Objective: Between 40% and 65% of lung cancer patients report concern about maintaining valued activities and roles, yet few interventions address this concern. Hope, a patient's perceived ability to generate goals and identify ways to pursue them, may be a promising intervention target to support function among lung cancer patients. The goal of this study was to assess metastatic non-small cell lung cancer (mNSCLC) patient interest and preferences for a hope-enhancing intervention. Methods: We conducted a sequential mixed-methods (survey followed by semi-structured interviews) study with patients with mNSCLC. Surveys assessed patient interest in, perceived helpfulness of, and preferences for a hope intervention. A subset of 12 patients (and caregivers, when present) completed semi-structured interviews to elicit feedback on proposed intervention content and procedures. Results: Survey data from 60 patients (40% male; Mean age = 62.5; SD = 9.3) suggested high perceived importance of pursuing personal goals during cancer treatment, moderate perceived helpfulness in discussing personal goals, and preference for a nurse-led intervention. Based on these data, a 5-session, nurse-led intervention protocol was drafted and reviewed with 12 patients. Interviewed patients and caregivers agreed working towards goals was beneficial, liked the intervention concept, and thought prompts and rating scales on handouts would facilitate discussion. The majority preferred nurse delivery during infusions. Conclusions: A nurse-led hope-enhancing intervention delivered primarily during infusions may be acceptable to mNSCLC patients. Future work should test feasibility and identify ways to incorporate caregivers and oncology providers into hope interventions.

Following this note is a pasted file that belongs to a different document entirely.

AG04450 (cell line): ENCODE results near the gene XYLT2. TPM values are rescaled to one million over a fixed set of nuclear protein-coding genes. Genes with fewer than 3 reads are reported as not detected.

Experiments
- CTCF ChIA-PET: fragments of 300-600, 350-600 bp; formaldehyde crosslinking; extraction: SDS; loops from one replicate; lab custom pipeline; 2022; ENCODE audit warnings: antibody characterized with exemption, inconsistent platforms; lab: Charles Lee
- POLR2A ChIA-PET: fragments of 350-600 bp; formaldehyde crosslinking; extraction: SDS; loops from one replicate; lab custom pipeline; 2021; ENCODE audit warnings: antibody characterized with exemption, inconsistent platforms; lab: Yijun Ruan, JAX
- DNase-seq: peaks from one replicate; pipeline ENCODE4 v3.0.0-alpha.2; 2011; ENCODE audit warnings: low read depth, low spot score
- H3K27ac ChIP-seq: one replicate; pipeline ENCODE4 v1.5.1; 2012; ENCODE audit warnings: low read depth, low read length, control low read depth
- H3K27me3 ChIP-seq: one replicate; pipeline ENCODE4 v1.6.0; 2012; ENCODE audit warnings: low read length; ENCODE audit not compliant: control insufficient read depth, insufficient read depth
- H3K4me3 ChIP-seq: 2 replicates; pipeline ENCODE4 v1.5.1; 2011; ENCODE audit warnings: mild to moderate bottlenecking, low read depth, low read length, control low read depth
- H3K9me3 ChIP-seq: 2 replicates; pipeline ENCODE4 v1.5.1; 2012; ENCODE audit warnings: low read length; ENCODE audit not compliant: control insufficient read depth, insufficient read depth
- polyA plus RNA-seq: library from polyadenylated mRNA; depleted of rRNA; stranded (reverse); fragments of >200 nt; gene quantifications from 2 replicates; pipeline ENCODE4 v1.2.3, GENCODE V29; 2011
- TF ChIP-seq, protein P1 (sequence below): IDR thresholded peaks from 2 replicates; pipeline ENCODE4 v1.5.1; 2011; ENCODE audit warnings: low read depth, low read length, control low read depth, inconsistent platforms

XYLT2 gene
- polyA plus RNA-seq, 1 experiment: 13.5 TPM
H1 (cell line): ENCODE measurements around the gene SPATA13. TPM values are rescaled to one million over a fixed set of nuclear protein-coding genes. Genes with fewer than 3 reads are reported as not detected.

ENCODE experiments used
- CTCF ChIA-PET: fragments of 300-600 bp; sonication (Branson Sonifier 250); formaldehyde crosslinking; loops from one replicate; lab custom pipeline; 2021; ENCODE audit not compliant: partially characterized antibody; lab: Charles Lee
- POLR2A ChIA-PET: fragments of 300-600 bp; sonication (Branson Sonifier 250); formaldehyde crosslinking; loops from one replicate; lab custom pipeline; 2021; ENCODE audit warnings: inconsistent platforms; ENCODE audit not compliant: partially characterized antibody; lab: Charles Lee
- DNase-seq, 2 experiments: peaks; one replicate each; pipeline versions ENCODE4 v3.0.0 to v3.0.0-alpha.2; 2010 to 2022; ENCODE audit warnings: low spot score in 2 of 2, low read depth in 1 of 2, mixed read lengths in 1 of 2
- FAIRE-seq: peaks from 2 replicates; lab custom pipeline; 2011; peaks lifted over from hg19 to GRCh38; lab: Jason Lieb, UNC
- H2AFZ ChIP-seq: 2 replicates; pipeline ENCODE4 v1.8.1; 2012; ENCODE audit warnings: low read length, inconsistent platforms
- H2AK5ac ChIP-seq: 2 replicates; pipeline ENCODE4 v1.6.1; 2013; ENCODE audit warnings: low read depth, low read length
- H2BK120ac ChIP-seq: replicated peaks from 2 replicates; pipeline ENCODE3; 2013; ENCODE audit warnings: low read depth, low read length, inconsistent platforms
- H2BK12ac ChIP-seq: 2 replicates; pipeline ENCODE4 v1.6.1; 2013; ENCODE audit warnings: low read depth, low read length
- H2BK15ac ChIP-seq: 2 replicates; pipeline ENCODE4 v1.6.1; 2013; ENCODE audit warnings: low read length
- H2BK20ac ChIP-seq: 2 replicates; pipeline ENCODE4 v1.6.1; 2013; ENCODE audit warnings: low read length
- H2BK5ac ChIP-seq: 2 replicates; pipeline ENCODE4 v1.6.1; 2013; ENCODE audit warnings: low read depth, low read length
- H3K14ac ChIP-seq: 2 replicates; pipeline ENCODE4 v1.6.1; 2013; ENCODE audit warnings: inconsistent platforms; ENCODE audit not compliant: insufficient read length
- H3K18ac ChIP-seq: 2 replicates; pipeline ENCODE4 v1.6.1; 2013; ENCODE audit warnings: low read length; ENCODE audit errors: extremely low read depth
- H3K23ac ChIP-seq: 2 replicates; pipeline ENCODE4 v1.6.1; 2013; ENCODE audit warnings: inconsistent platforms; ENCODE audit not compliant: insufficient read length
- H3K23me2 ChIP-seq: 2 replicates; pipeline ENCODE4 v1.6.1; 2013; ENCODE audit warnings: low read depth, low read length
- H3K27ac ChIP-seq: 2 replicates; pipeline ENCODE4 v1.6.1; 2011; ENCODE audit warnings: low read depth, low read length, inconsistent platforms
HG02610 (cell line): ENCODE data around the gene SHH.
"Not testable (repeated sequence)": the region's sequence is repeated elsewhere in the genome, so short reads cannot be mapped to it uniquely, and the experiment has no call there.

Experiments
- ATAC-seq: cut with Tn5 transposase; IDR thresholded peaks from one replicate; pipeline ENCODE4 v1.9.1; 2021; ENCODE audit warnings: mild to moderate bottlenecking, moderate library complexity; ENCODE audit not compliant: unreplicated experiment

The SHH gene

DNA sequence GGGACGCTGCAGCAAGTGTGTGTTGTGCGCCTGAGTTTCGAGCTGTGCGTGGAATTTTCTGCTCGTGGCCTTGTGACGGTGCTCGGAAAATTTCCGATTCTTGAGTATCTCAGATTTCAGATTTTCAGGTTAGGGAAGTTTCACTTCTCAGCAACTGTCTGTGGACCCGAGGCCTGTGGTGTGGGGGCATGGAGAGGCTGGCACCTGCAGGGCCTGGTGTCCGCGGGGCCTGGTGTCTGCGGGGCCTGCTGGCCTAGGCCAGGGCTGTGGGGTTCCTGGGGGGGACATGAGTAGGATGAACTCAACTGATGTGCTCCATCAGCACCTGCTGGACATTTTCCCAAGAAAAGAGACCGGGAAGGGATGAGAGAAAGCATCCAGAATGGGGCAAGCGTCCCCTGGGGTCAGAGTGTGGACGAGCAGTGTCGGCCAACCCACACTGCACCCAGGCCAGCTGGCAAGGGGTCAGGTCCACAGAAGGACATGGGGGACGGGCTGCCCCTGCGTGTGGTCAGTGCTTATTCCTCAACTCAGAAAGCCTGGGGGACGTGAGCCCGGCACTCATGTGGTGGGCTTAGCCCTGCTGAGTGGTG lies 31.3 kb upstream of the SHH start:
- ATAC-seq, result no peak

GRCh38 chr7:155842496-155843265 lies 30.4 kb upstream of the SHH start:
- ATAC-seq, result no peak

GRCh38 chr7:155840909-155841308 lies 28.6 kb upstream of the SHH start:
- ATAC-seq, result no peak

|Number of pages||11|
|State||Published - Jun 2021|
Bibliographical noteFunding Information:
This study was supported by the Lung Cancer Initiative of North Carolina Research Fellow Grant (Dr. Steffen [McLouth]) and the Wake Forest CTSA Grant UL1TR001420. Dr. McLouth was supported by NCI R25CA122061 (PI: Avis) and R03CA235171. This study was also supported by the Qualitative and Patient‐Reported Outcomes Shared Resource of the Wake Forest Baptist Comprehensive Cancer Center (P30 CA012197) and University of Kentucky Markey Cancer Center (P30 CA177558). Kaitlyn Weyman's work on this manuscript was supported by the Center for Advancing Translational Sciences, National Institutes of Health, through Grant UL1TR001998. The content of this publication is solely the responsibility of the authors and does not necessarily represent the official views of the National Institutes of Health.
© 2021 John Wiley & Sons Ltd.
- lung cancer
- nurse intervention
ASJC Scopus subject areas
- Experimental and Cognitive Psychology
- Psychiatry and Mental health